Sports

Life in the fast lane

By COLE COSGROVE

For the Mirror

After David Jurca passed his driver’s test to get his license when he was 16, the instructor told him he was one of her best students.

Jurca didn’t mention he had been driving race cars for eight years.

“I’ve been driving for more than half my life now,” Jurca said. “Taking driver’s ed was pretty easy.”

Jurca, a 17-year-old senior at Federal Way High School, raced in front of 175,000 specatators at the 51st annual 12 Hours of Sebring March 13-15. Jurca didn’t finish the race after being involved in two separate crashes during the race. The race was part of the $45,000 scholarship, which includes a sponsored season in the Formula Dodge National Championship Series, he won in January. Jurca was one of four selected from the top-16 drivers in kart racing from the United States and Canada. The criteria being evaluated were based on speed, potential and the attitude of the driver.

“I like the speed, the adreneline,” Jurca said. “Being on your own and nobody there to distract you. You get really focused and you forget everything but racing. I love taking it to the limit and being in control.”

Racing is in Jurca’s blood.

His grandfather, Miroslav, raced cars in the Czech Republic. Miroslav was an accomplished racer in the 1950s but was forced to quit early because of the Communist government.

Miroslav’s son Peter, David’s father, remembers watching his dad race. Although Peter loved cars, he was unable to race because of the political climate of the Czech Republic.

In 1985, the family escaped to Austria, where David was born. Two months later, they came to Seattle, where Peter passed on his love of the sport to David.

“When I was 4, I was already watching Formula-1 and Indy car on TV,” Jurca said. “When I was six, we went out to the local race track in Tacoma and I was hooked.”

When Jurca turned 8, he started racing karts.

“Ever since I started, I was like, I want to be a race car driver when I grow up,” Jurca said. “Ninety percent of Formula One and Indy car drivers come out of racing karts, so we knew that’s where we had to start. Our goal was just to learn as much as we could racing karts then move into racing cars.”

Jurca has been successful racing karts, taking first place in various regional and national events since 1998.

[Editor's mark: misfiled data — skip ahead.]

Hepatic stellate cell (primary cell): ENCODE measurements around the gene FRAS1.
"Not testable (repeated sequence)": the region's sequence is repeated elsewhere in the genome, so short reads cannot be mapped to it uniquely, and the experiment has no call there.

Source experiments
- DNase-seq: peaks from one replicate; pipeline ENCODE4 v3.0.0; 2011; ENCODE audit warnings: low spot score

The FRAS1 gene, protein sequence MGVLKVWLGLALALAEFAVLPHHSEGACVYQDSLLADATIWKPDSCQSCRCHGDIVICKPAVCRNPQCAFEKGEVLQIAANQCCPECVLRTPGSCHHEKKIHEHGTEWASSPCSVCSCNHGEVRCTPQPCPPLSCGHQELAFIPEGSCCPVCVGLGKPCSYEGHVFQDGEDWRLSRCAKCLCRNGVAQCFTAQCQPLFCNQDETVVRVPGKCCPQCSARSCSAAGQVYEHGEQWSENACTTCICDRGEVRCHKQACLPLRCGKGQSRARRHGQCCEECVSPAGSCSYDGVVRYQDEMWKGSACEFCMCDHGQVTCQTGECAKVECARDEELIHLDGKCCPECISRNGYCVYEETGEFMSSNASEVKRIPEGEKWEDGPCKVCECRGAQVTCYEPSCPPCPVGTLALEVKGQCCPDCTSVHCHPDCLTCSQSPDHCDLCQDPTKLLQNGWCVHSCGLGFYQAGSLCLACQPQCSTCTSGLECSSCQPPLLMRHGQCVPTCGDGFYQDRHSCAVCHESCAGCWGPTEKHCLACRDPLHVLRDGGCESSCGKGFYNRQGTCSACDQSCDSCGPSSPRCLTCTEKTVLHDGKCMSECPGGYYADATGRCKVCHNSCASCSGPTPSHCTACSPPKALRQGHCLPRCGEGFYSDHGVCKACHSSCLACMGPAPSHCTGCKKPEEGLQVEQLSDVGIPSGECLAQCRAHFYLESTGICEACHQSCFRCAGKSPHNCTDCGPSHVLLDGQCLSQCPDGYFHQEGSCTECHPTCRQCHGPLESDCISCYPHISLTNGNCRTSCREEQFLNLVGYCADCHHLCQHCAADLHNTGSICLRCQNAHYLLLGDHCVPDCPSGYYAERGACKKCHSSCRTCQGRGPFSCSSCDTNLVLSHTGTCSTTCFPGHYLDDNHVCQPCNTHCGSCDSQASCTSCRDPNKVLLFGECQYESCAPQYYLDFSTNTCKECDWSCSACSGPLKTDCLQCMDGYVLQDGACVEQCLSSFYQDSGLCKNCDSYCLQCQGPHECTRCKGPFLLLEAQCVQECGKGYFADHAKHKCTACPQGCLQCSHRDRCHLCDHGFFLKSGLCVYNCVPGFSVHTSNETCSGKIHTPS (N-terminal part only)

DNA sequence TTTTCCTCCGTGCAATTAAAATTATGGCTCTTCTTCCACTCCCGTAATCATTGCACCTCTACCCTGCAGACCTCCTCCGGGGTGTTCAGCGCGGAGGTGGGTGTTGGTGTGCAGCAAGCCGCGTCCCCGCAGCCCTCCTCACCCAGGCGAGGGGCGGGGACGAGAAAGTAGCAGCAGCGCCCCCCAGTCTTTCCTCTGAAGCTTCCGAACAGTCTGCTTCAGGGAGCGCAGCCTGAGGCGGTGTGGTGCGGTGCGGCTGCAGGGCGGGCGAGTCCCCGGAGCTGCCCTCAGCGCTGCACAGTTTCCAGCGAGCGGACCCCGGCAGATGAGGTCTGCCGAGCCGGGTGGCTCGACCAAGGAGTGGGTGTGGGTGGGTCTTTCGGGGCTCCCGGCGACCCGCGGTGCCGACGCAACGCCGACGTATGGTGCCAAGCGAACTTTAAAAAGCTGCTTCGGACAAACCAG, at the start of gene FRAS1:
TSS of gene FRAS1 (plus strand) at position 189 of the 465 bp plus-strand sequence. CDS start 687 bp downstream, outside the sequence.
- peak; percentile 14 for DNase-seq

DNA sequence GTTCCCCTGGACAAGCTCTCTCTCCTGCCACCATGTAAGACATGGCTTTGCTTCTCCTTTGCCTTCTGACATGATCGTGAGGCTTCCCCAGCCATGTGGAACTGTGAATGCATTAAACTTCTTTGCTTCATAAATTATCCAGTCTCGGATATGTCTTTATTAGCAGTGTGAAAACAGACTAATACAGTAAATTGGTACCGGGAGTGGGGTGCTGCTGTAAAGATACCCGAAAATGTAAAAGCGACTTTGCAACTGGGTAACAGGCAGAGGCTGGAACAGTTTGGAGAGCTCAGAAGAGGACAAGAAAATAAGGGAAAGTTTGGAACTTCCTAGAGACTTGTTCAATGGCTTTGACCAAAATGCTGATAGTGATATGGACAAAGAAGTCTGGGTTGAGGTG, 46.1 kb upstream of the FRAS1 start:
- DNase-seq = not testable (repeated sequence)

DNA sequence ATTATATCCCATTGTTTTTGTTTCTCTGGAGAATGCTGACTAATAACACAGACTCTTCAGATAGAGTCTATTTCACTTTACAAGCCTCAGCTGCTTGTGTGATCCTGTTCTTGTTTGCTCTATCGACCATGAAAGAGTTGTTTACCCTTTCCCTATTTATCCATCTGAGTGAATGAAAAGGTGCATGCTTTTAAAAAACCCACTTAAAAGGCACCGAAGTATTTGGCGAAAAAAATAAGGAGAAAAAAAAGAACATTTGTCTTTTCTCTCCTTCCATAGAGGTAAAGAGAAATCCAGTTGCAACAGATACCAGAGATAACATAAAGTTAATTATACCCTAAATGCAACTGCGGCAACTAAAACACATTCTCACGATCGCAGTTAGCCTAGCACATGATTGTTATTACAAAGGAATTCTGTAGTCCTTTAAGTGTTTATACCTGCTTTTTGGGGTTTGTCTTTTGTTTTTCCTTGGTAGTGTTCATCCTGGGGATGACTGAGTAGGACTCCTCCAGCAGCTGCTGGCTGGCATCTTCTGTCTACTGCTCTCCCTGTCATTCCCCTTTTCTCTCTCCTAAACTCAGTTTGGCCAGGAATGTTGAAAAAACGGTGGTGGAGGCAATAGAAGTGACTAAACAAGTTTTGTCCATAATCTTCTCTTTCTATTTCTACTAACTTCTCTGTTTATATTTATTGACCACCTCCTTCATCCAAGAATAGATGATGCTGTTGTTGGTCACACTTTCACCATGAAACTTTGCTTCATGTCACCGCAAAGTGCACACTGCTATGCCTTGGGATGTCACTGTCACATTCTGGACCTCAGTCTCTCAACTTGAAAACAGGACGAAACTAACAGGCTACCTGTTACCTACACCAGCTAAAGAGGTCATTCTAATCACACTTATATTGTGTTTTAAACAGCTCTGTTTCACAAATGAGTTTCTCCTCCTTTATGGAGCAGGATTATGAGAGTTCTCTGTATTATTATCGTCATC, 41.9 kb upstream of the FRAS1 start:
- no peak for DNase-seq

“You have to have a lot of support to race,” Jurca said. “My dad gives me an unbeleiveable amount of support.”

Since 2000, Jurca has been racing with Vancouver, B.C.-based Italian Motors.

In 2001 and 2002 he won the prestigious Westwood Karting

“The Greg Moore Memorial Award”. This award is given to a member who “displays outstanding performance in racing” outside of the club level.

That helped him qualify for the Skip Barber Racing School, which utlimately led to Jurca being selected for theBarber-Championship Auto Racing Teams Karting Scholarship.

“I went into the event wanting to win the scholarship,” Jurca said. “I got progressively better as the competition went on and now I have achieved my greatest moment in racing so far.”

Ultimately, Jurca’s goal is to race in Formula One or CART. He’s on the second step of the ladder, with three steps to go until he’ll have enough experience to race Indy cars.

“Basically you have to move through the ranks,” Jurca said. “You’re not going to skip one of the steps. I was really fortunate to win the scholarship.”

Despite missing about 20 days of school every semester because of racing, Jurca maintaines a 3.98 gpa and is ranked 10th out of 553 students in his class.

“I have good friends who are able to keep me up to date with what I miss,” Jurca said. “And I have a lot of late nights.”

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